Keywords:  ESTAR, Real Exchange Rate, Size, Linearity Test. 
JEL:  C15 C22 F31 
Date:  2005–06 
URL:  http://d.repec.org/n?u=RePEc:ivi:wpasad:200523&r=ifn 
By:  Khalid Sekkat (Centre Emile Bernheim, Solvay Business School, Université Libre de Bruxelles, Brussels); MarieAnge VeganzonesVaroudakis (CERDI, Centre National de la Recherche Scientifique, Clermont Ferrand) 
Abstract:  The paper assess the relative importance of trade and foreign exchange liberalization, infrastructure availability and economic and political stability in increasing Middle East and North African (MENA) countries attractiveness with respect to FDI. The analysis is conducted for total FDI and for FDI in manufacturing. The results show that trade and foreign exchange liberalization, infrastructure availability and sound economic and political conditions increase FDI inflows. Their effects are much higher for FDI in the manufacturing sector than for total FDI. This result is robust to alternative indicators of trade and foreign exchange liberalization, and to change in the specification. The message to MENA’s policy makers is twofold. First, efforts toward trade and foreign exchange liberalization should be initiated or further increased in order to make the region attractive to foreign investors. Second improvements in other aspects of the investment climate are important complements to liberalization and result in additional and sensitive increase of FDI inflows.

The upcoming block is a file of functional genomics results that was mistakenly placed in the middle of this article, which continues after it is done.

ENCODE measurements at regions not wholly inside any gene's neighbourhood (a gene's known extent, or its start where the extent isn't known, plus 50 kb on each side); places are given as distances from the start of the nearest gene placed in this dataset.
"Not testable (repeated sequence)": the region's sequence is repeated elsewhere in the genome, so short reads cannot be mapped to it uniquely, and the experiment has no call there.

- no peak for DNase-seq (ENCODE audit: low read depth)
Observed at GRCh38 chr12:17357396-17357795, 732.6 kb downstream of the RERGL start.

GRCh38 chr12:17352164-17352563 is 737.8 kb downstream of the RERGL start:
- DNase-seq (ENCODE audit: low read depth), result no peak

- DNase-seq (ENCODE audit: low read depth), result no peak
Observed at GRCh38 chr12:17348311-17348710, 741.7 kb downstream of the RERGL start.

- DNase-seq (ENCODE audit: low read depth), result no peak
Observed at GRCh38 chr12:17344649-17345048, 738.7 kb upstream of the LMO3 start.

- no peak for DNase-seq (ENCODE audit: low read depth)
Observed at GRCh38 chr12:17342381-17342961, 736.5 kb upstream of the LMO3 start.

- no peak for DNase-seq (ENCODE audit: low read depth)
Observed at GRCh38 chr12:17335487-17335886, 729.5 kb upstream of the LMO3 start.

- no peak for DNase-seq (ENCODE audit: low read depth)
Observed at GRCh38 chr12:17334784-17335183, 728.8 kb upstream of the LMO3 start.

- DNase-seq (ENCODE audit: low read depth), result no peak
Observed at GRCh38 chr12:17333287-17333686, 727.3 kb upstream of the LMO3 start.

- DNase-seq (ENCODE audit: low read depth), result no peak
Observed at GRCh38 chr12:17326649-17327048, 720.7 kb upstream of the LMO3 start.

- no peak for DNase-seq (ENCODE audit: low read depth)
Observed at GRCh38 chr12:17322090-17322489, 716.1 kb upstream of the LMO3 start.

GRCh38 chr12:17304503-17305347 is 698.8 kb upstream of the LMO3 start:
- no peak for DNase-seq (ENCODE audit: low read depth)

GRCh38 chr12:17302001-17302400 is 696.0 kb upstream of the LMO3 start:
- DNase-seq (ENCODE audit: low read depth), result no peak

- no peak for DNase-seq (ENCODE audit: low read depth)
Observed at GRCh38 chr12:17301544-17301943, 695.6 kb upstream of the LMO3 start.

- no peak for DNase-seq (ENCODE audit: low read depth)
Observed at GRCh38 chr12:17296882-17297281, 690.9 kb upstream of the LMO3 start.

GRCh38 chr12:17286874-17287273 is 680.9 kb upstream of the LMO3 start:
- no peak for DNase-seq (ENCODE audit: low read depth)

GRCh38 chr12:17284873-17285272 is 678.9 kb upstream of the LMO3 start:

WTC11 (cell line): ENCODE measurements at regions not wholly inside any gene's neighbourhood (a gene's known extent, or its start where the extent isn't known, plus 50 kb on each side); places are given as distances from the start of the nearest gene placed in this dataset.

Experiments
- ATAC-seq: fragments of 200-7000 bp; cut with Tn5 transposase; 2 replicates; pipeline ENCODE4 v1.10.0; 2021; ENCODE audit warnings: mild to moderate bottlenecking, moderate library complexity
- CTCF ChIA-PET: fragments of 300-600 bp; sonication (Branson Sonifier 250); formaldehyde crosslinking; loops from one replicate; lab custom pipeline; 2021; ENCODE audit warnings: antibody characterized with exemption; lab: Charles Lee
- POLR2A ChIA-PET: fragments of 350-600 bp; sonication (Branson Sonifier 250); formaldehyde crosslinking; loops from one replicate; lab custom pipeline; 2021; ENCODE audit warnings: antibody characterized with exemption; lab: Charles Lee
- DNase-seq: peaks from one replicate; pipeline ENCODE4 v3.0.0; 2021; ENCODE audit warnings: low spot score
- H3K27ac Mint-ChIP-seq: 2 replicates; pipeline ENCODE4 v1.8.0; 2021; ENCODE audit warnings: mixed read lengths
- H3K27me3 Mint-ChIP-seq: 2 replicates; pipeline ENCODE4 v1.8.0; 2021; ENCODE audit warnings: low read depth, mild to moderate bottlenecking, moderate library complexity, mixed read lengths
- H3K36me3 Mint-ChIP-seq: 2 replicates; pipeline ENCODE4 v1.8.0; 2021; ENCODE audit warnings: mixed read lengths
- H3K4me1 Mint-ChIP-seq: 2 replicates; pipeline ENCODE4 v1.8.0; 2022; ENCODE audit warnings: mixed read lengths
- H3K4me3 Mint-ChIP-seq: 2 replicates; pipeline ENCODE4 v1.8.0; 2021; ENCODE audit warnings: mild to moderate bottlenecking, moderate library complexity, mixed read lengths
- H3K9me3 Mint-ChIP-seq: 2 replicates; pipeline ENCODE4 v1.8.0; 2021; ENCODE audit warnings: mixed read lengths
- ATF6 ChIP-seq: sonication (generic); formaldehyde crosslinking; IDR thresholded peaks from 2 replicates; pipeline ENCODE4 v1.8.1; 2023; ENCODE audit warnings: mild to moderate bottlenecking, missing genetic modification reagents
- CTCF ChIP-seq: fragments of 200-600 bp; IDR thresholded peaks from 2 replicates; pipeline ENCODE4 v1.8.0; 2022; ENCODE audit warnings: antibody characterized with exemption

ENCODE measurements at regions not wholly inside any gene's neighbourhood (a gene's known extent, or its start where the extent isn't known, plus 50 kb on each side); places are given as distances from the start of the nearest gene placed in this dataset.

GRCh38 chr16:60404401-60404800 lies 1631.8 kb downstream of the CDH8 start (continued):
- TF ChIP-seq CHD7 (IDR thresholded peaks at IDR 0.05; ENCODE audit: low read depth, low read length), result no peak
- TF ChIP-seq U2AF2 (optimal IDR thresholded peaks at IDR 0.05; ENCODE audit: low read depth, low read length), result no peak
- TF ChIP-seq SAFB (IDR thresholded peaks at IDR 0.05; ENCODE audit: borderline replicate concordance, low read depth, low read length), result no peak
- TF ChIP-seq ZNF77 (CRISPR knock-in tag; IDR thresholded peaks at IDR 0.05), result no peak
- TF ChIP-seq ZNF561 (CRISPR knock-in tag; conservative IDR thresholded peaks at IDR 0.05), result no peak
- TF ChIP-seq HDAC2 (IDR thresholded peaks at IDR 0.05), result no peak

Keywords:  Reforms, MENA, FDI. 
JEL:  F21 F15 K42 
Date:  2004–05 
URL:  http://d.repec.org/n?u=RePEc:sol:wpaper:04023&r=ifn 
By:  Alejandro Rodriguez Caro; Santiago Rodriguez Feijoó; Carlos Gonzalez Correa